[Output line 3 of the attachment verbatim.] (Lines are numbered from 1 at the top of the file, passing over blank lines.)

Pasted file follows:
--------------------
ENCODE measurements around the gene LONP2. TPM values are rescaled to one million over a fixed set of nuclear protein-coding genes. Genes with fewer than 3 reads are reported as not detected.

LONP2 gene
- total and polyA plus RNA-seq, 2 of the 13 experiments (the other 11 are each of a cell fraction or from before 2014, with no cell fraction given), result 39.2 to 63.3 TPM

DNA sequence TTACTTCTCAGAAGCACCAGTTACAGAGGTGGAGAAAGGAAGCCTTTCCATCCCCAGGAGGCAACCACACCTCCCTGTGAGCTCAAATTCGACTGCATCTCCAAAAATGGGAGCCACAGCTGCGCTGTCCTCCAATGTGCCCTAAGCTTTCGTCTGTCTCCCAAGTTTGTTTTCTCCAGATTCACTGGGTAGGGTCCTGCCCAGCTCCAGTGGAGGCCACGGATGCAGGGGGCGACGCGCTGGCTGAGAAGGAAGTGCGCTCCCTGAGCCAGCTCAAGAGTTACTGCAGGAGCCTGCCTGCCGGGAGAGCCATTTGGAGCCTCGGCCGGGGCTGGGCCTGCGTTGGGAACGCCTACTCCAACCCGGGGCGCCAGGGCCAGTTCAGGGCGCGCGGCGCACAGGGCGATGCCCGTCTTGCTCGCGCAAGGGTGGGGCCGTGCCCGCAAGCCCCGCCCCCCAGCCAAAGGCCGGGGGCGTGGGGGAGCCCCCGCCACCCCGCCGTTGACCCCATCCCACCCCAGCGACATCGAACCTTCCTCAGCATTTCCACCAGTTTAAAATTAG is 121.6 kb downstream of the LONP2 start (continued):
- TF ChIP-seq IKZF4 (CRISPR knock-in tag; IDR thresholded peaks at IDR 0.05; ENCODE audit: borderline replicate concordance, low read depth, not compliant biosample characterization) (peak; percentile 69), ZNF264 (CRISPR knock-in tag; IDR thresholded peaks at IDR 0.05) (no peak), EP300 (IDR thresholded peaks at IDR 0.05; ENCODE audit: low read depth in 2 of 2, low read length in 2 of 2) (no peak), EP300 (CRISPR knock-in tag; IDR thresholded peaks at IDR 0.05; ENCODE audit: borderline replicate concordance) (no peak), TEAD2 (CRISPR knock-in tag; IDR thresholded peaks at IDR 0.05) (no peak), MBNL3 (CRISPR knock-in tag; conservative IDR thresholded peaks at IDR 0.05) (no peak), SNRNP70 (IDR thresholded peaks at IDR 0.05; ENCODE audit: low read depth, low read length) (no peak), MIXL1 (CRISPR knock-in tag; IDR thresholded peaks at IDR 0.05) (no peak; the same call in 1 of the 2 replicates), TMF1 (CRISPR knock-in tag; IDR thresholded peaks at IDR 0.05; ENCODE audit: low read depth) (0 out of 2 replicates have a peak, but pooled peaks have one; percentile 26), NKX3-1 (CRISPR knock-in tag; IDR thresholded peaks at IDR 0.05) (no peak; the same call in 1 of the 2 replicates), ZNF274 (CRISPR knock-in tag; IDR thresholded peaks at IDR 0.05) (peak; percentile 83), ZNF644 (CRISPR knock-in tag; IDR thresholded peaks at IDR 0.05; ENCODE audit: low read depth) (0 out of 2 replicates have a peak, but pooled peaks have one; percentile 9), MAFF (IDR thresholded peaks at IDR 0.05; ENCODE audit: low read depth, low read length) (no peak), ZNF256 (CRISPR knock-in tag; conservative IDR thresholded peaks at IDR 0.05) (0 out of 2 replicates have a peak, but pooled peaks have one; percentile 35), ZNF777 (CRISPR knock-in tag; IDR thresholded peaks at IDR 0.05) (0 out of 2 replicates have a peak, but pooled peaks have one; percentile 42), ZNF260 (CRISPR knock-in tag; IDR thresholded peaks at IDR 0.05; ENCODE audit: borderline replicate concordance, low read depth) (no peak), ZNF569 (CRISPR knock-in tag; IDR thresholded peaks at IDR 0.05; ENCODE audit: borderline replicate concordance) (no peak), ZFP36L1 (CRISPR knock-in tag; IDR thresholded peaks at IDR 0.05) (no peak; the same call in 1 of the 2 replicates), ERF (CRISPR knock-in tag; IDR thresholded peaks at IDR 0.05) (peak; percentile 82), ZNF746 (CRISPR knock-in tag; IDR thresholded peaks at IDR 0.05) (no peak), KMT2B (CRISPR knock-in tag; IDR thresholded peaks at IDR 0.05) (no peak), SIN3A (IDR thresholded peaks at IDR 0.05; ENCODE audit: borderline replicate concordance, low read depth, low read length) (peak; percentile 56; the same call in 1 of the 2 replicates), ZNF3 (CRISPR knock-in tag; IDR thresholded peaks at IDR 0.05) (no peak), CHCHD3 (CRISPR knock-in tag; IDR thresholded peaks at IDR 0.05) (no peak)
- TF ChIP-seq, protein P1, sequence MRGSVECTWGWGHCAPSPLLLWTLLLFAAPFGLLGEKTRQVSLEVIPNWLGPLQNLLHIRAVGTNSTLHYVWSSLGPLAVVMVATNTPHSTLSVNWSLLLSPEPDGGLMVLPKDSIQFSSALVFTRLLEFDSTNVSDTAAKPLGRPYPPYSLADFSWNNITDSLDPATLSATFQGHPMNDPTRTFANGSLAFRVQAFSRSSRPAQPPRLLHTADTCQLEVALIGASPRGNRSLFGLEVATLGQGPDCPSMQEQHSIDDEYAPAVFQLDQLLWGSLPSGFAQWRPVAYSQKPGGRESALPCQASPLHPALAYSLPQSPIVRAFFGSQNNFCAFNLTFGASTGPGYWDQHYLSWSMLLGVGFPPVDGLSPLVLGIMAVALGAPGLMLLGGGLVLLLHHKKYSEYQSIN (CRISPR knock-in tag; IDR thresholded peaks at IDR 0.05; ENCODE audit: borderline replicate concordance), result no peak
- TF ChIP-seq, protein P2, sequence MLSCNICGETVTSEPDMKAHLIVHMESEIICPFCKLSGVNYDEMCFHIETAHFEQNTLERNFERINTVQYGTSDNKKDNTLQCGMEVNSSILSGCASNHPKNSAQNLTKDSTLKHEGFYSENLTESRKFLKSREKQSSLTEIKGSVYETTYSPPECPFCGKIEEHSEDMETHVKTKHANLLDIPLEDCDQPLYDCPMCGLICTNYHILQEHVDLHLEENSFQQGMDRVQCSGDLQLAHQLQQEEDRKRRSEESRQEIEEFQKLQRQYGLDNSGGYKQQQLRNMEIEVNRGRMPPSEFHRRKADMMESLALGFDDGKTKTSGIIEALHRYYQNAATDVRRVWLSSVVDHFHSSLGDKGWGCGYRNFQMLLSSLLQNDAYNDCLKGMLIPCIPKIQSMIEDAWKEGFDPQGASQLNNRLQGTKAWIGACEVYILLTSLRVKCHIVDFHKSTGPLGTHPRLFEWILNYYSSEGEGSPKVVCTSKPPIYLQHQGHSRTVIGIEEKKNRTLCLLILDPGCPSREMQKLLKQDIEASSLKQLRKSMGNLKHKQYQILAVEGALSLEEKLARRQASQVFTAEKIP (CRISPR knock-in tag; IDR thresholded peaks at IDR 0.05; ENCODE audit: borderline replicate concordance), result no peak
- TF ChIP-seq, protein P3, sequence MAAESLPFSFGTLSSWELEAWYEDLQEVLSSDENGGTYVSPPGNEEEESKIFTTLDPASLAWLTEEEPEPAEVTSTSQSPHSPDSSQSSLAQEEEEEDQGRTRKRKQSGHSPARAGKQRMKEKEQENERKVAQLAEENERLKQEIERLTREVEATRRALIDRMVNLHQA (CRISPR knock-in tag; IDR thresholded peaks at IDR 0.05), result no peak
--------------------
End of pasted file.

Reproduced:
- total and polyA plus RNA-seq, 2 of the 13 experiments (the other 11 are each of a cell fraction or from before 2014, with no cell fraction given), result 39.2 to 63.3 TPM